Despite these significant hurdles, there has been some recent success in using nanoparticle based therapeutics coupled with RNA interference, such as a paper by Pei et. al., whereby they demonstrate sequential targeting of TGF-β followed by KRAS, which led to tumor uptake and decreased KRAS expression in murine models of PDAC . Other groups have also had some early success targeting KRAS in PDAC and CRC tumor models [44–49]. Delivery to stroma rich PDAC remains the greatest challenge, and exciting novel strategies such as using superparamagnetic nanoparticles coupled with siRNA have also effectively targeted PDAC cells . Other studies have utilized multiple non-KRAS siRNA targets to lead to therapeutic efficacy, such as one recent paper by Taniuchi and colleagues, whereby nanoparticles coupled to siRNA against six targets decreased prevalence of metastasis in vivo using murine PDAC models .
In this study, we show that a serum-stable, cell-penetrating, oligonucleotide-condensing, endosomolytic peptide-based NP system can deliver siRNA against KRAS to KRAS-driven cancers, reducing KRAS pathway expression, and slowing KRAS-driven pancreatic cancer growth in vivo. We demonstrate delivery of siRNA to the tumor microenvironment in the PDAC model KPPC, which recapitulates the dense stromal architecture of human PDAC and closely mimics the natural history of human pancreatic cancer [33, 50]. Our research team’s peptide-based p5RHH oligonucleotide-condensing NP has prior to this only been utilized in vivo for cardiovascular and arthritis applications [27, 28, 35].
Penetrating the stroma-dense tumor microenvironment has been an ongoing challenge in treating PDAC. Our NP system exploits the enhanced permeability and retention (EPR) effect that is known to accompany tumor vasculature. Though targeting moieties specific for PDAC have been used with some prior NP formulations, successful delivery from the vasculature into the tumor microenvironment still relies on NP influx from permeable tumor-associated vasculature . Thus, NP size, charge, shape and geometry are crucial. Prior data looking at optimal sizing of NPs has established the “goldilocks” size of 50 nm (versus 20 or 200) being ideal for both ideal tumor microenvironment uptake and slow clearance . In addition, much debate has occurred with regard to ideal NP charge, with no clear consensus of negative, neutral or positive NPs being more ideal . Our NP construct is sized optimally at 55 nm, consistent with prior literature showing an ideal size of ~50 nm, with sizing situated to permeate leaky vasculature, stay at the tumor microenvironment, but not readily penetrate normal vascular barriers . Our particle also exploits differences in cellular charge, that we feel is optimal for tumor drug delivery. While most mammalian cells maintain a charge-neutral or slight net positive charge via ion pumps, cancer cells typically harbor a net negative charge due to increased glycolysis and lactate secretion [26, 30]. Our p5RHH peptide NP system utilizes a positive charge (+12 mV) to promote preferential attraction to cancer cells, which differs from the majority of NP formulations used in the past, which tend to harbor a negative or neutral charge [26, 51].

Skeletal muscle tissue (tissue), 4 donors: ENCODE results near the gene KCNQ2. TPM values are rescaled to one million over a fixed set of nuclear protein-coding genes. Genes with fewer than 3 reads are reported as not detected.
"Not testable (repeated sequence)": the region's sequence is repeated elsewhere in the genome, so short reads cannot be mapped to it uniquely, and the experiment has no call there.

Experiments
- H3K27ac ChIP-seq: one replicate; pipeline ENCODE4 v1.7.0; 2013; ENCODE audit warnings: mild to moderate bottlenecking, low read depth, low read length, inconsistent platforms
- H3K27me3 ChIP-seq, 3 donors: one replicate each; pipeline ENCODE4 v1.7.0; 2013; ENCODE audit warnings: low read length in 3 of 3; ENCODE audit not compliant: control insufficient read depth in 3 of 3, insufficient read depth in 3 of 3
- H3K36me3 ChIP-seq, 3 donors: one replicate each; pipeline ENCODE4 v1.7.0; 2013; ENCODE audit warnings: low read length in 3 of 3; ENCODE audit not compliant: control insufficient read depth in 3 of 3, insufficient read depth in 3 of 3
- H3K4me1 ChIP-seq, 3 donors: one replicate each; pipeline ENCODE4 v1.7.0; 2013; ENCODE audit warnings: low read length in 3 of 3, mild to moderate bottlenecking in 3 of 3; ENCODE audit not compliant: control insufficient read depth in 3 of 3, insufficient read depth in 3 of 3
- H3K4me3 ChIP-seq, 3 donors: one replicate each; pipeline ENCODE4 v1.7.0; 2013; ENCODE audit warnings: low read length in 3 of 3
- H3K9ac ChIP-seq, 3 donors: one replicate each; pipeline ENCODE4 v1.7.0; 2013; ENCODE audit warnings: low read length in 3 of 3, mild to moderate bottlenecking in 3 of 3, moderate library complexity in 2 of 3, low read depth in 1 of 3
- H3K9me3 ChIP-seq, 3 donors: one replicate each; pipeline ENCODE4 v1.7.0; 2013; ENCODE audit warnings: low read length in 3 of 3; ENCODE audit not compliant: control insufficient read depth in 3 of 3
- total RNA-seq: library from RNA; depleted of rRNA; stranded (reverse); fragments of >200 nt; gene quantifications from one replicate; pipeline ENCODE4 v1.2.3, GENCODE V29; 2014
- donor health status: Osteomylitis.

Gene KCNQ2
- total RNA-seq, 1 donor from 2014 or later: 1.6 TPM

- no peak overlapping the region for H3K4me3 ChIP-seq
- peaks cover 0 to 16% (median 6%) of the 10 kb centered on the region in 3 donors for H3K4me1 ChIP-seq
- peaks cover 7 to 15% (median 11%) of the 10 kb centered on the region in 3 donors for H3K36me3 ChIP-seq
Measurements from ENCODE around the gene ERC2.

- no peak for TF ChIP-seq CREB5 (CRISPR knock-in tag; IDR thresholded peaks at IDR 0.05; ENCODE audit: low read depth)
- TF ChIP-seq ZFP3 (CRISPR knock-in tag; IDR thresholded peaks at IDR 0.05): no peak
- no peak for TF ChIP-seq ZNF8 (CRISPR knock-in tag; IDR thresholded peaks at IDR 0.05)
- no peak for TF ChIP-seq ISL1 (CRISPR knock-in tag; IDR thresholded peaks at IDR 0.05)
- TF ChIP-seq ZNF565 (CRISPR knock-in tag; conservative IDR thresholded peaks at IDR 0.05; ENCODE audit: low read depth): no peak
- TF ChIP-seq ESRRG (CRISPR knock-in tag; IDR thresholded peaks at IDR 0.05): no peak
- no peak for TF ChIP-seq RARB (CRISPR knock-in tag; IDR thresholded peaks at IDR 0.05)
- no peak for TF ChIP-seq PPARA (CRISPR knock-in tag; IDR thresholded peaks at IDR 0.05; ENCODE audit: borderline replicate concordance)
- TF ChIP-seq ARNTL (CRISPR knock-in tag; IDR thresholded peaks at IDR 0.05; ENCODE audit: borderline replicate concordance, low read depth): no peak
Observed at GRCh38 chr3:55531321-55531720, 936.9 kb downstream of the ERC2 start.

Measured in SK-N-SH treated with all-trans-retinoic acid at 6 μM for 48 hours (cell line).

In addition to the noted potential advantages in drug delivery, prior polymer and lipid based NP constructs are prone to cause generation of reactive oxygen species and calcium leakage, leading to off target effects [26–28, 52]. Our peptide based construct is predominantly cleared renally and has been found to have minimal off target effects both based on our data and our group’s prior work [26, 27, 29, 34]. One issue with prior peptide NPs had been endosomal uptake and sequestration, but our melittin derived p5RHH NP construct is by design endosomolytic and rapidly delivers siRNA to the cytoplasm of the target cell (Figure 1) . Finally, although there may be concern regarding off targeting effect of our siRNA targeting KRAS, we demonstrated no significant toxicity in our murine model, with our KRAS siRNA or scramble siRNA NP (Supplementary Figure 5). This speaks to the lack of off target delivery of our p5RHH oligonucleotide condensing, endosomolytic NP construct (Figure 4).
We do acknowledge that there is variability seen in degree of KRAS knockdown across treatment groups in our in vivo experiments (Figure 5). However, the overall trend is clear, that KRAS signaling is suppressed after treatment with our KRAS-siRNA NP. Multiple factors such as timing of the last treatment dose and the timing of tumor takedown influenced data variability in our in vivo experiments, and although we strived to keep these variables as consistent as possible across groups, small variations were inevitable. In addition, although the small size and the positive charge of our NP make it uniquely capable of targeting cancer cells both in vitro and in vivo, we are working on incorporating targeting moieties into this NP system to further enhance specificity to tumor cells.